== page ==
Hardly a week goes by without small businesses having to bear an additional compliance cost. With the working families tax credit, the minimum wage and self-assessment just the tip of the iceberg, red tape is reaching a point where it serves as more of an obstruction to getting on with the business of business than a necessary check and balance. In an exclusive interview with Accountancy Age, last week Stephen Byers pledged the DTI would 'think small arst' and seek to tackle a problem that is now at least acknowledged at the heart of government. But acknowledgement alone will not make life any easier for businesses. Already many smaller companies fear that the new Small Business Service - a cornerstone of the DTI's new approach - will prove more foe than friend. The agency will need to lift red tape quickly and conspicuously if the DTI is going to persuade anybody that it is on the side of small business. Nobody is saying all regulation should be lifted. But with small firms of accountants joining the list of complainants about the burden of too much bureaucracy this week, it is the government's responsibility to ensure that regulation is the right regulation and is as limited in scope as possible.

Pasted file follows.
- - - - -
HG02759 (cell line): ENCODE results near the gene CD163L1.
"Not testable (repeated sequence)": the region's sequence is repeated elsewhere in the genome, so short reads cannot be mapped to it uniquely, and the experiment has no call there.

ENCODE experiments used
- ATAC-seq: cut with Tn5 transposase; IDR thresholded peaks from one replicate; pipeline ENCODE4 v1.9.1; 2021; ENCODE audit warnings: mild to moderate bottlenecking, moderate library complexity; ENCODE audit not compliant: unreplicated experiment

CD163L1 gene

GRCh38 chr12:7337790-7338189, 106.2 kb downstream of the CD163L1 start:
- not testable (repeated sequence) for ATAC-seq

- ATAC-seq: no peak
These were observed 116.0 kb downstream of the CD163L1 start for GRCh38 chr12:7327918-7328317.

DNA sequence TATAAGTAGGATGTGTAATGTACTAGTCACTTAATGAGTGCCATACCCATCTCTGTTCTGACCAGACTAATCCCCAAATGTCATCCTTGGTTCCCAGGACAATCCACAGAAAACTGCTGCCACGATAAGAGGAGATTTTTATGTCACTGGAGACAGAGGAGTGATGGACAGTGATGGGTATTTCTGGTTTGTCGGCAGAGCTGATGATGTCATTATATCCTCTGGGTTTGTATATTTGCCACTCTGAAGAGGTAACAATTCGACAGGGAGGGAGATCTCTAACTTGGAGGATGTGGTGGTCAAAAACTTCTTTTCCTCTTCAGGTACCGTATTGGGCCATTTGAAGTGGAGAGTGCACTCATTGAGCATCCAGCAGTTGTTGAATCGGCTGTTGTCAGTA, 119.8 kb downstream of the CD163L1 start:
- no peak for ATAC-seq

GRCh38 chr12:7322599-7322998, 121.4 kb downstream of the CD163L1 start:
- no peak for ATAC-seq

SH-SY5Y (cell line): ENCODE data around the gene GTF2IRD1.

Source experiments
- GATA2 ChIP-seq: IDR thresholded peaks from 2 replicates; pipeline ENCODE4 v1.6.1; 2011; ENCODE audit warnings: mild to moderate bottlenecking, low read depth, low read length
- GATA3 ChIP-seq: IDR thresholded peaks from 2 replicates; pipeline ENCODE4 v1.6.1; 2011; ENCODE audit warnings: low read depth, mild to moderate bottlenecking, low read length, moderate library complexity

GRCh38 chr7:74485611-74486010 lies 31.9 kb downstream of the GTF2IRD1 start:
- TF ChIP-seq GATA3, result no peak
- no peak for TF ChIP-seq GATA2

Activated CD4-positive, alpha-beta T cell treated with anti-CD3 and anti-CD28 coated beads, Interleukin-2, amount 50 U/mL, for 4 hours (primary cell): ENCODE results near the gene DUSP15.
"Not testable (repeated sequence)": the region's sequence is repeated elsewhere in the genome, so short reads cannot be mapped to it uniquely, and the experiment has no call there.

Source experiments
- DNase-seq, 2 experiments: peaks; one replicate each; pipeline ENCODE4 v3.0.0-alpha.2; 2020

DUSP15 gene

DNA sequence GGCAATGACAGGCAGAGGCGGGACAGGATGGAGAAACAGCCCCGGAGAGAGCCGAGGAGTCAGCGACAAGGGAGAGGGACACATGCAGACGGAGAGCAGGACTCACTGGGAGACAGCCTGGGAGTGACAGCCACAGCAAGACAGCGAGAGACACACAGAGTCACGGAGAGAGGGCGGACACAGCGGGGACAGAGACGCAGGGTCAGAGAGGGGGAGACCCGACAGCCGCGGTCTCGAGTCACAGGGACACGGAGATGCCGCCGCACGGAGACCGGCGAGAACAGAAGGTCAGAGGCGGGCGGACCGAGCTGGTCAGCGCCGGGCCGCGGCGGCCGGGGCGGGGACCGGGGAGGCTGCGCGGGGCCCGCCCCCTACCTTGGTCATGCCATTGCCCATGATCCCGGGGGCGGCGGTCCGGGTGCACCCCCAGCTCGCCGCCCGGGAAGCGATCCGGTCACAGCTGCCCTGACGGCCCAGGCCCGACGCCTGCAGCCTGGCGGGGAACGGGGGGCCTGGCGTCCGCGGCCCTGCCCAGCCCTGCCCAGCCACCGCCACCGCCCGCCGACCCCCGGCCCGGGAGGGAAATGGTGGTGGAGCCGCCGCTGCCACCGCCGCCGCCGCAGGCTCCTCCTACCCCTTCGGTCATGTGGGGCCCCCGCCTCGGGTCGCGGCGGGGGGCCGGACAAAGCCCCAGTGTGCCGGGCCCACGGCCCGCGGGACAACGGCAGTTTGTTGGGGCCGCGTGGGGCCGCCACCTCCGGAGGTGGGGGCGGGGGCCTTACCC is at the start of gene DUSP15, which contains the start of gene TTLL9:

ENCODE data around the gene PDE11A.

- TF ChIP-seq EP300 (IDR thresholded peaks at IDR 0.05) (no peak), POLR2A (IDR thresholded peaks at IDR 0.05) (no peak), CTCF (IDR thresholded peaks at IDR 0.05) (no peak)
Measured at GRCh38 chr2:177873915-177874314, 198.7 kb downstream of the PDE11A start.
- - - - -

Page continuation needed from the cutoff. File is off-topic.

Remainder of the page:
Robot can assemble Ikea furniture in under 10 minutes - several hours less than the average human
Researchers claim to be one step closer to developing flexible screen televisions, tablets and phones
Thanks to the creation of an ultrafast, nanoscale transistor
The 'first demonstration' of a scalable method for manufacturing graphene
Lifted off on a SpaceX Falcon 9 rocket today following postponement on Monday